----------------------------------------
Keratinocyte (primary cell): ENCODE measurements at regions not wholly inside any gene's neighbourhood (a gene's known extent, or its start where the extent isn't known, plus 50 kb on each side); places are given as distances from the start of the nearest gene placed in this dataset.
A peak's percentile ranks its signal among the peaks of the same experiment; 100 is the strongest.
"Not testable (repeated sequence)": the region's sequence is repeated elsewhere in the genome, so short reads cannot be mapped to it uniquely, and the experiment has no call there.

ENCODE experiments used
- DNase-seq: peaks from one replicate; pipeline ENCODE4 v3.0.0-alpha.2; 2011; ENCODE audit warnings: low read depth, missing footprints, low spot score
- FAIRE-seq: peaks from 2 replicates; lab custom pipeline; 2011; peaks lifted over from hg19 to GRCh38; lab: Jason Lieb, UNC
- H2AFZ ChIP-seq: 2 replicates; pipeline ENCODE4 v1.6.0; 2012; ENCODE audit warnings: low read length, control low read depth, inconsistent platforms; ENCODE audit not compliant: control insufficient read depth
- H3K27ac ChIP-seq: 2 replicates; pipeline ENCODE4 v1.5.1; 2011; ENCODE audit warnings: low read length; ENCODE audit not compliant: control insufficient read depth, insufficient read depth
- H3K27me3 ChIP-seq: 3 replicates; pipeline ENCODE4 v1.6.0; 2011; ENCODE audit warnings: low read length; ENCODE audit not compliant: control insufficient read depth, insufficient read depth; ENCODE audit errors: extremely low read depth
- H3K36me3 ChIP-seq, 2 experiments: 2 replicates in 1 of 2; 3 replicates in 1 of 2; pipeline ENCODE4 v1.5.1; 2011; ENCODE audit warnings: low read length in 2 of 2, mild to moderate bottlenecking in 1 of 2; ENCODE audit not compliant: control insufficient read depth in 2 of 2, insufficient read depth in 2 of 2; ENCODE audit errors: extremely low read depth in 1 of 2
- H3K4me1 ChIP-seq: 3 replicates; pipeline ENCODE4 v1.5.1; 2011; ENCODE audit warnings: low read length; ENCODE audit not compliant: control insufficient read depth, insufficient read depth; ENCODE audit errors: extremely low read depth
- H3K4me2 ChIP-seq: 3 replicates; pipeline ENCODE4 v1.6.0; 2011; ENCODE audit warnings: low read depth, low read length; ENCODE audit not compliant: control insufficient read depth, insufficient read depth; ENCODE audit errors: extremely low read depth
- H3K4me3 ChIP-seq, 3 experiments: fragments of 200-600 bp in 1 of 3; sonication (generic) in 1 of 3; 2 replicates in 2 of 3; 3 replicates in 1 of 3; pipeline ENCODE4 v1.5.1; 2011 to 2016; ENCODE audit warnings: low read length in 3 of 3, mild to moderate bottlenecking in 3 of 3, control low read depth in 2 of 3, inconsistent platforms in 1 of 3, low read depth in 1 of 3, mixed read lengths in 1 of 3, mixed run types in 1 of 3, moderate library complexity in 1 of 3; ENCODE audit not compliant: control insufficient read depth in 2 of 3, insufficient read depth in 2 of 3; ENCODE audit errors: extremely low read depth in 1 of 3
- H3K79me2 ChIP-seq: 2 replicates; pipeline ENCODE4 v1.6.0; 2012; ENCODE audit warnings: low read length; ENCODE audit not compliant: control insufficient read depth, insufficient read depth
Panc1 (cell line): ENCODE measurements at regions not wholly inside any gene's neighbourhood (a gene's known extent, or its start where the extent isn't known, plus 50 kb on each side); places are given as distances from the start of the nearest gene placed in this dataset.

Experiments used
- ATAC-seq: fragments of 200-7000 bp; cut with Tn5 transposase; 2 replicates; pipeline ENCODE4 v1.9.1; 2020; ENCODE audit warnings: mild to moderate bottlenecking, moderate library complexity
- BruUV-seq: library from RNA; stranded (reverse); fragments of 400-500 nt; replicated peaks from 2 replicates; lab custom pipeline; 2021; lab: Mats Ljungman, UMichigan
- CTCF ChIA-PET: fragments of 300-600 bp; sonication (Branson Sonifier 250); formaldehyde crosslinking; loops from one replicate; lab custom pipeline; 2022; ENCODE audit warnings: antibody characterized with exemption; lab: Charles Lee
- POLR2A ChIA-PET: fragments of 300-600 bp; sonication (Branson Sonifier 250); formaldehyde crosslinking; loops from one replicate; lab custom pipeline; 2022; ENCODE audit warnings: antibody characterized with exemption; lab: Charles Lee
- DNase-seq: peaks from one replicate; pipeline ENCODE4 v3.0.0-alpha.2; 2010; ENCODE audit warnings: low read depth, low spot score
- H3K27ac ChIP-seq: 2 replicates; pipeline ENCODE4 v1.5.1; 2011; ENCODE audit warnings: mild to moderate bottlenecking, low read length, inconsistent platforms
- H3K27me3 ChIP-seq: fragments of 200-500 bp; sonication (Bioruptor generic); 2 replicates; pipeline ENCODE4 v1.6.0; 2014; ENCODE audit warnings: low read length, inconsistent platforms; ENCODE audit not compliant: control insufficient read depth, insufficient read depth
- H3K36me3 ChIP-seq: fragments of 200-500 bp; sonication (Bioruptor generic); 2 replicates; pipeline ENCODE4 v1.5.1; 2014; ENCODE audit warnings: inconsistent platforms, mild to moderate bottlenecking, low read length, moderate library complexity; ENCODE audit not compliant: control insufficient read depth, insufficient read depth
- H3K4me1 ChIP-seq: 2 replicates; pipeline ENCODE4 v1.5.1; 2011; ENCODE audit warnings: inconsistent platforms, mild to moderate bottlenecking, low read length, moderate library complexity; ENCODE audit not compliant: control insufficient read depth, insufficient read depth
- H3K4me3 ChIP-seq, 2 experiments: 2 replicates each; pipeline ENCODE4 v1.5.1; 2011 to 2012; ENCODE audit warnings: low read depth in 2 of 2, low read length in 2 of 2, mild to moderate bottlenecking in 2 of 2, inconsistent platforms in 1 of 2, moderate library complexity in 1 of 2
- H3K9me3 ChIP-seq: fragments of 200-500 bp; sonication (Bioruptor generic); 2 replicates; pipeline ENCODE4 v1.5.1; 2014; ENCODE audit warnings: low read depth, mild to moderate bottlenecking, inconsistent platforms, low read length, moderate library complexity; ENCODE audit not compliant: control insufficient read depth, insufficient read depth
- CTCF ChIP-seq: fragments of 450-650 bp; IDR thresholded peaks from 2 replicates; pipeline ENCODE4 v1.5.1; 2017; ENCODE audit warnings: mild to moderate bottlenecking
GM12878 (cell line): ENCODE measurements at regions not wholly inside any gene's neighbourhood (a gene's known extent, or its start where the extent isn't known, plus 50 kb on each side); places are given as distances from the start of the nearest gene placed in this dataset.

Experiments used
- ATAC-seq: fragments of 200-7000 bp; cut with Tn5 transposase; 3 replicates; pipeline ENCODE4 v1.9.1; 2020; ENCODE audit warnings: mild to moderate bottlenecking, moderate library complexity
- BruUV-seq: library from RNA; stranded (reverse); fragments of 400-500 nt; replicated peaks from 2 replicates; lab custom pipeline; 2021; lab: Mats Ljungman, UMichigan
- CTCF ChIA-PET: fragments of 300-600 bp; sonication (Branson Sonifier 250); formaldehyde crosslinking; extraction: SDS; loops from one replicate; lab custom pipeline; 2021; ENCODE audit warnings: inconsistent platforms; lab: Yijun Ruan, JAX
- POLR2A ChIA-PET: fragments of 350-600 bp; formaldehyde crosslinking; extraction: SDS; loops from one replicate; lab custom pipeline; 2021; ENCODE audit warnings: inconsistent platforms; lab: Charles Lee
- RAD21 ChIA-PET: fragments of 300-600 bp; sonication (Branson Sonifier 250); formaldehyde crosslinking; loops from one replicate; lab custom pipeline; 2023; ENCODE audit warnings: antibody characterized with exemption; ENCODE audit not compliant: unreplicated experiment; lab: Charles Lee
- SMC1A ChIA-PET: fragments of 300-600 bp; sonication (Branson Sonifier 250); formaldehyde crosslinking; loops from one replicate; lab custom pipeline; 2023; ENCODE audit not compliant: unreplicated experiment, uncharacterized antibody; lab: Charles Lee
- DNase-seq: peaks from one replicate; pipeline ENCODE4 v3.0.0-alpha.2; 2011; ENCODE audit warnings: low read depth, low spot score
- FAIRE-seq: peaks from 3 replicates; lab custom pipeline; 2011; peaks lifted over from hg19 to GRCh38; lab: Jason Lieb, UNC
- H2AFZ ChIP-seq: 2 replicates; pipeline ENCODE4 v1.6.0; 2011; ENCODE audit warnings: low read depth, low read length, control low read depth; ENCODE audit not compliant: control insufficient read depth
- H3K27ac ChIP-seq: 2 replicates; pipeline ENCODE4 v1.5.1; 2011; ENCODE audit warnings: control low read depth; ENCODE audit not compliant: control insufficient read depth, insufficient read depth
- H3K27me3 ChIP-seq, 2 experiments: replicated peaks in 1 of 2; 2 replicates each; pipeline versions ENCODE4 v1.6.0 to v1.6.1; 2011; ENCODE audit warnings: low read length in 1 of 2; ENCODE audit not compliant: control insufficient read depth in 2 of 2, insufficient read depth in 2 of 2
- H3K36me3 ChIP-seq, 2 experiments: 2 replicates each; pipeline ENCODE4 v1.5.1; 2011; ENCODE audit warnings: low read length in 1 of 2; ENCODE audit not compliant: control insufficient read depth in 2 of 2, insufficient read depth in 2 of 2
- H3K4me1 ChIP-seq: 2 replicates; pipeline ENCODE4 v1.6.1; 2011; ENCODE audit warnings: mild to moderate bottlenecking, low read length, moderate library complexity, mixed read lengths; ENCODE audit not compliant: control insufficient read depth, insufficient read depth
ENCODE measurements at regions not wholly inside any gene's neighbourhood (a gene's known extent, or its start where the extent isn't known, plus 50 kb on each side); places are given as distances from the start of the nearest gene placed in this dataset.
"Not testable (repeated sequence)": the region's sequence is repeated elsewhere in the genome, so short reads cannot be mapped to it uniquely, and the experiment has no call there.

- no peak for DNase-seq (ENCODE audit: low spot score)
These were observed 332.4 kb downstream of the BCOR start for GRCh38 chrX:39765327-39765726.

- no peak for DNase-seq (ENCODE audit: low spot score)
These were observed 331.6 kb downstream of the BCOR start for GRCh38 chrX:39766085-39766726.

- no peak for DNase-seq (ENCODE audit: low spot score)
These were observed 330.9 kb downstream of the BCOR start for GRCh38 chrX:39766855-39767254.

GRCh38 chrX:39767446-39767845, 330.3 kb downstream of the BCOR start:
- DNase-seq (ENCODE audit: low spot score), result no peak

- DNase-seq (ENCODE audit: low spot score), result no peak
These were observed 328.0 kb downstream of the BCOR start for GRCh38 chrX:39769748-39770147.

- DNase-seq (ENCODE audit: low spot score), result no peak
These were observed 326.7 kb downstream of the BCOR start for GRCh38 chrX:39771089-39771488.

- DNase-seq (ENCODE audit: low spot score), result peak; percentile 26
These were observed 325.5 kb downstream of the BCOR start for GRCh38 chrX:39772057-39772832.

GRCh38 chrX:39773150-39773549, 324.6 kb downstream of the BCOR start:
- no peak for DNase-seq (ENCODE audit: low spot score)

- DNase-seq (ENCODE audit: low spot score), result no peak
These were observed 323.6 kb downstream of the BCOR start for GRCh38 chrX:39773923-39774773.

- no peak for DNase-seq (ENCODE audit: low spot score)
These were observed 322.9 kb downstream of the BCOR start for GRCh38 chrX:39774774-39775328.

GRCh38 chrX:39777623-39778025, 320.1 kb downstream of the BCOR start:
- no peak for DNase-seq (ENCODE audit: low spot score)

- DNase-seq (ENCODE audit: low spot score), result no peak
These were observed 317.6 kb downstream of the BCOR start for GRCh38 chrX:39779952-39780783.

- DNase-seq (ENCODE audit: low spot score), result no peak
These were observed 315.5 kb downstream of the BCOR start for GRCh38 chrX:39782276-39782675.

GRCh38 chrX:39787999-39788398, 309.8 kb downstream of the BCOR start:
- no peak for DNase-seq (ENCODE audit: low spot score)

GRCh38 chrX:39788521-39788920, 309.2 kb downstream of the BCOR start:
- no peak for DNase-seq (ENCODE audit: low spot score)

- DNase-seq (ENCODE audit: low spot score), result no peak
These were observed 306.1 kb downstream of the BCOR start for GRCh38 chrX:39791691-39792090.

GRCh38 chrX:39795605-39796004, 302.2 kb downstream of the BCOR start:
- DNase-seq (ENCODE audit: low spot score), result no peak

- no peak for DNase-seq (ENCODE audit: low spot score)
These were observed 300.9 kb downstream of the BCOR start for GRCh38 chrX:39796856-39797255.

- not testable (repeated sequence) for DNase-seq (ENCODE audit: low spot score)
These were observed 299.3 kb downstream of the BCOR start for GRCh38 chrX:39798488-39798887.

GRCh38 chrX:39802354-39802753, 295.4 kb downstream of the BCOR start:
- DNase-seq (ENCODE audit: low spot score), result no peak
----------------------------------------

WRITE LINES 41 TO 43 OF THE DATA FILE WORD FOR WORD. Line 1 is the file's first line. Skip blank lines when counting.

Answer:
- H3K27me3 ChIP-seq, 2 experiments: replicated peaks in 1 of 2; 2 replicates each; pipeline versions ENCODE4 v1.6.0 to v1.6.1; 2011; ENCODE audit warnings: low read length in 1 of 2; ENCODE audit not compliant: control insufficient read depth in 2 of 2, insufficient read depth in 2 of 2
- H3K36me3 ChIP-seq, 2 experiments: 2 replicates each; pipeline ENCODE4 v1.5.1; 2011; ENCODE audit warnings: low read length in 1 of 2; ENCODE audit not compliant: control insufficient read depth in 2 of 2, insufficient read depth in 2 of 2
- H3K4me1 ChIP-seq: 2 replicates; pipeline ENCODE4 v1.6.1; 2011; ENCODE audit warnings: mild to moderate bottlenecking, low read length, moderate library complexity, mixed read lengths; ENCODE audit not compliant: control insufficient read depth, insufficient read depth